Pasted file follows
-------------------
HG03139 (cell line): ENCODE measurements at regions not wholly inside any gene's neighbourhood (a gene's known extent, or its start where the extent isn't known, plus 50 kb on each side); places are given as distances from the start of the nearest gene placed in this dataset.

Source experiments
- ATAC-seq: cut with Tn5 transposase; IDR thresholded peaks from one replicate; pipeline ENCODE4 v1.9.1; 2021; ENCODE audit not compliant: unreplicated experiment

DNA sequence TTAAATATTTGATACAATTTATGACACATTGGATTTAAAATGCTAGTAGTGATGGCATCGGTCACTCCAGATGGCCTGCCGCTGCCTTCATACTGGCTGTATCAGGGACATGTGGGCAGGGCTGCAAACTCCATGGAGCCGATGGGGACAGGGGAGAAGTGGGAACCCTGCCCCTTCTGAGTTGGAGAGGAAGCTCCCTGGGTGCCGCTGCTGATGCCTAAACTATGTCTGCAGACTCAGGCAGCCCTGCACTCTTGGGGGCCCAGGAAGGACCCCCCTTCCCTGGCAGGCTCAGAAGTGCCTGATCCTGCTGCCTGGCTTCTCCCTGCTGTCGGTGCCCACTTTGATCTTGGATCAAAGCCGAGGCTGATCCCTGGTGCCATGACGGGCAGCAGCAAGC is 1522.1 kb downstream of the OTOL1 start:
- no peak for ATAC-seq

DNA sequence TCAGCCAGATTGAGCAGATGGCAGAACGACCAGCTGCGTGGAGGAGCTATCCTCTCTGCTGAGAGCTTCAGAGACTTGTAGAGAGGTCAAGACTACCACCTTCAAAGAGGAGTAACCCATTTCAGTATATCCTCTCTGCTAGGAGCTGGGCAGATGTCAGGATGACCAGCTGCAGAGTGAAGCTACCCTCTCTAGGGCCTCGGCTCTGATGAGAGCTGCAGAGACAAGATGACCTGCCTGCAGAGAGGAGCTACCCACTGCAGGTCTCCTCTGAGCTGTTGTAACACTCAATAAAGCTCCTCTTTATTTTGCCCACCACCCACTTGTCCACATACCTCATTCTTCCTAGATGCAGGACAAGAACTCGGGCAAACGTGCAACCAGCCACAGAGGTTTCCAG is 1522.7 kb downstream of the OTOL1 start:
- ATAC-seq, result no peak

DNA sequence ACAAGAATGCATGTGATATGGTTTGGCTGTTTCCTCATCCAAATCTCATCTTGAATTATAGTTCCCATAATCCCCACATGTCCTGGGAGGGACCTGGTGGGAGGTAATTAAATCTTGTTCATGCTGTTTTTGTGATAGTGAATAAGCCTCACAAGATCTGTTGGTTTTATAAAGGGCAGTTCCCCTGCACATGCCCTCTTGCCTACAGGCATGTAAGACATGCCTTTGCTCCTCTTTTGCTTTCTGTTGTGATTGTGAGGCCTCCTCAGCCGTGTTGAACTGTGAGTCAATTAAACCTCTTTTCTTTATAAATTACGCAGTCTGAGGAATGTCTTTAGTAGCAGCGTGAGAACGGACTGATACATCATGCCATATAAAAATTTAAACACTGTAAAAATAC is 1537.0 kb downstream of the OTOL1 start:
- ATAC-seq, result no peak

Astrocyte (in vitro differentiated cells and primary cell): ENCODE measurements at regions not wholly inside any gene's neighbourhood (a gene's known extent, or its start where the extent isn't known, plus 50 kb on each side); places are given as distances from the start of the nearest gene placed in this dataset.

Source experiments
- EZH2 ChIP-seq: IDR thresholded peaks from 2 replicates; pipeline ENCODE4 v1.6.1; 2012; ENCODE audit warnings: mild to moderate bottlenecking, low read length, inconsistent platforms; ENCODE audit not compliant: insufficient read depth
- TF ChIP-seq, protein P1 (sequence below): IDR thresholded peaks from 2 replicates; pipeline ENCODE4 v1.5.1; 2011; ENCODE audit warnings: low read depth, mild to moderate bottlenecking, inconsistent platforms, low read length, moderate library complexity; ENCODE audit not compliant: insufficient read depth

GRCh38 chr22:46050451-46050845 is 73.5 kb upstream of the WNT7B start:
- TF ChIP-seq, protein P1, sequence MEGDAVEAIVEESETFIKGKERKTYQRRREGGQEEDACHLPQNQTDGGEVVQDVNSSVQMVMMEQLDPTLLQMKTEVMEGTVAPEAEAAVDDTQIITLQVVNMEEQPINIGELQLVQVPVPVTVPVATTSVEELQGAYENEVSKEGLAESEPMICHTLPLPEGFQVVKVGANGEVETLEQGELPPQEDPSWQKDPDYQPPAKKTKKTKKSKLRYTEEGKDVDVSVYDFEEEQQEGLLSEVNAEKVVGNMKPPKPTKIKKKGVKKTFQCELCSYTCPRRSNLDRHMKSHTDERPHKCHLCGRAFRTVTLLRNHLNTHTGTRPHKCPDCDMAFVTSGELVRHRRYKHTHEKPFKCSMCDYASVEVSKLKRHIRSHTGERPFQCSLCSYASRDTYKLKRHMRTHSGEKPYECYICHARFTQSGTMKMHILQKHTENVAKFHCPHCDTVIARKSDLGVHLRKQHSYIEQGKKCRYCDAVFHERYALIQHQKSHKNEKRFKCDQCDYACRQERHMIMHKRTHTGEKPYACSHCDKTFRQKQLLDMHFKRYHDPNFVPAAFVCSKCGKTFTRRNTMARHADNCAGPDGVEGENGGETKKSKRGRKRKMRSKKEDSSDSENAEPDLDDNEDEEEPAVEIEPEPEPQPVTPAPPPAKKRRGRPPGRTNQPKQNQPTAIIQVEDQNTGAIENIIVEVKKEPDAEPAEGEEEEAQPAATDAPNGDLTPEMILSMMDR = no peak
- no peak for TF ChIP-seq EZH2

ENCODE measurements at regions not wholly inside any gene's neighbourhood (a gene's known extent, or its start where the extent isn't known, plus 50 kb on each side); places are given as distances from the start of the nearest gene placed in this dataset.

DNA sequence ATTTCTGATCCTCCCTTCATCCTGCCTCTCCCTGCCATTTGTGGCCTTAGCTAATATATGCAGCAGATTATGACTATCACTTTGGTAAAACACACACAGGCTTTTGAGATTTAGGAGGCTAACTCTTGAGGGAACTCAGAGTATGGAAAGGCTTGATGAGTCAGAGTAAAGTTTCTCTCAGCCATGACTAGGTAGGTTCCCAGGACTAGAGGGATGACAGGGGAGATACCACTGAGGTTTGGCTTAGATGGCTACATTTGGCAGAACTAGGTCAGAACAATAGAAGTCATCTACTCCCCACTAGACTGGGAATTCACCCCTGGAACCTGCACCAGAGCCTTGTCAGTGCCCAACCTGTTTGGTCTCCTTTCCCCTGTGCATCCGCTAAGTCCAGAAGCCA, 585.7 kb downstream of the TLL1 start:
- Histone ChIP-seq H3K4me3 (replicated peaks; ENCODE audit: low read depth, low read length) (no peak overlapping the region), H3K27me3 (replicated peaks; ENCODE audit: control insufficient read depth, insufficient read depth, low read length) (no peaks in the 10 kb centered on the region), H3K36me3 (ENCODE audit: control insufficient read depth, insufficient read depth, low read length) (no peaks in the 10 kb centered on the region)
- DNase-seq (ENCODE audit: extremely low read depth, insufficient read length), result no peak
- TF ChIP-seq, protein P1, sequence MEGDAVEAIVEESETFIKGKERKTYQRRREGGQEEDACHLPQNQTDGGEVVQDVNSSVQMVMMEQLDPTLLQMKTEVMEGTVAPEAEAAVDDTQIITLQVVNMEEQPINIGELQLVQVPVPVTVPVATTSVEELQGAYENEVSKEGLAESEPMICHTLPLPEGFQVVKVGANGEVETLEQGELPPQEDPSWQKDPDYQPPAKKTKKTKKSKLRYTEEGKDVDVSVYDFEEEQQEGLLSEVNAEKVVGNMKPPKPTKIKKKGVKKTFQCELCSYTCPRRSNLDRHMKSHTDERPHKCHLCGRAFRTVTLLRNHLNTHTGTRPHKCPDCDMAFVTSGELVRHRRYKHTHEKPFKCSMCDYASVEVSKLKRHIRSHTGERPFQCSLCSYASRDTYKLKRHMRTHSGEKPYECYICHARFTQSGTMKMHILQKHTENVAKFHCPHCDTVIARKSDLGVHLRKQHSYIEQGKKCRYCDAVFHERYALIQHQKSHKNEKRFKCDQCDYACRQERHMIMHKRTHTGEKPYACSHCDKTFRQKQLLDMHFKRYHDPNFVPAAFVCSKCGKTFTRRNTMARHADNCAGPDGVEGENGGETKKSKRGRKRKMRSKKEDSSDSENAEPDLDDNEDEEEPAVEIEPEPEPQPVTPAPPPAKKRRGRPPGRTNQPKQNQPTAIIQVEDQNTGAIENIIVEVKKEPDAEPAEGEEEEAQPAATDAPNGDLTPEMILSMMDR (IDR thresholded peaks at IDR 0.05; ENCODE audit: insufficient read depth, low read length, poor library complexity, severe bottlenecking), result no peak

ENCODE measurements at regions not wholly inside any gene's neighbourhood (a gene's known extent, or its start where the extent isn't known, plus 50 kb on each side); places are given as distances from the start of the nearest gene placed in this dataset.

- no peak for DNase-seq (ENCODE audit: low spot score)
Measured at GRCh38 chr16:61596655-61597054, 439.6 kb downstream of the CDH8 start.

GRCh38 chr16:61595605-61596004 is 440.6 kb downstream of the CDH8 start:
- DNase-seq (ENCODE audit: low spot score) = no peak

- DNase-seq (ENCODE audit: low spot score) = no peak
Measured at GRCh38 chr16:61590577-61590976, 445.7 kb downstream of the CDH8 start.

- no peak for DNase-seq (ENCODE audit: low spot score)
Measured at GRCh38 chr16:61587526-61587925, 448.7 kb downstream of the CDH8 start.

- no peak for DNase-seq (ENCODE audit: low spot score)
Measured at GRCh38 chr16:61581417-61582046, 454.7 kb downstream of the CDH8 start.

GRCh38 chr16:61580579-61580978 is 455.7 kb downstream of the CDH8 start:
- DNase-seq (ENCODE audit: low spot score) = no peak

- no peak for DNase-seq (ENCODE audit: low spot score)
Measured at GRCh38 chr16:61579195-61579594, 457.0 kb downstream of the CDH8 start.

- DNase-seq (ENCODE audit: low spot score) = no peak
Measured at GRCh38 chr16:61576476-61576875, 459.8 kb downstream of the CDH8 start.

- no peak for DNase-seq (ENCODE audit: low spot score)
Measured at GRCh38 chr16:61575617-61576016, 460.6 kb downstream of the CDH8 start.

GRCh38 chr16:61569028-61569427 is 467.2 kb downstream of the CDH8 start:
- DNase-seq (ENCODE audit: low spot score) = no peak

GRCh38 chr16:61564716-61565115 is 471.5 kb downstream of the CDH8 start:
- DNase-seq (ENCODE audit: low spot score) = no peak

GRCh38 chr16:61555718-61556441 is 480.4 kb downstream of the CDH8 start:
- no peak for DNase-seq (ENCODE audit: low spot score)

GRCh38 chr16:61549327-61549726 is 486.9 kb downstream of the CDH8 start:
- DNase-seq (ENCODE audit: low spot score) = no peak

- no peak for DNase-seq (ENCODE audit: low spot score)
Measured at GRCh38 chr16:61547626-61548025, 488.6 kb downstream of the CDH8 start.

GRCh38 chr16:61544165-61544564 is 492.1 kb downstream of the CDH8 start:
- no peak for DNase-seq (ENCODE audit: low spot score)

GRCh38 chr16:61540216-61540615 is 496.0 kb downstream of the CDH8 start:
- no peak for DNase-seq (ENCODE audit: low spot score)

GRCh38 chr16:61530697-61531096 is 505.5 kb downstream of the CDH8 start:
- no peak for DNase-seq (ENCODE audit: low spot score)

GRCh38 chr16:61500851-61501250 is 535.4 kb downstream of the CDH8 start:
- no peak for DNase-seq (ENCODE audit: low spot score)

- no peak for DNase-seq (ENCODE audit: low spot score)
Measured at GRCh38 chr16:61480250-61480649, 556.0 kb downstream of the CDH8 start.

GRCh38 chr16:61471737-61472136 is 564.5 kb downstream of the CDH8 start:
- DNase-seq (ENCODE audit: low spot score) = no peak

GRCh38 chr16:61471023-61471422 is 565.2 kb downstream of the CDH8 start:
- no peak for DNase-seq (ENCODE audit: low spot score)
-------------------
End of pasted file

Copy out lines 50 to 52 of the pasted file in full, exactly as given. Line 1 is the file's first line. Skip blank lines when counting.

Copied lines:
Measured at GRCh38 chr16:61547626-61548025, 488.6 kb downstream of the CDH8 start.

GRCh38 chr16:61544165-61544564 is 492.1 kb downstream of the CDH8 start:
- no peak for DNase-seq (ENCODE audit: low spot score)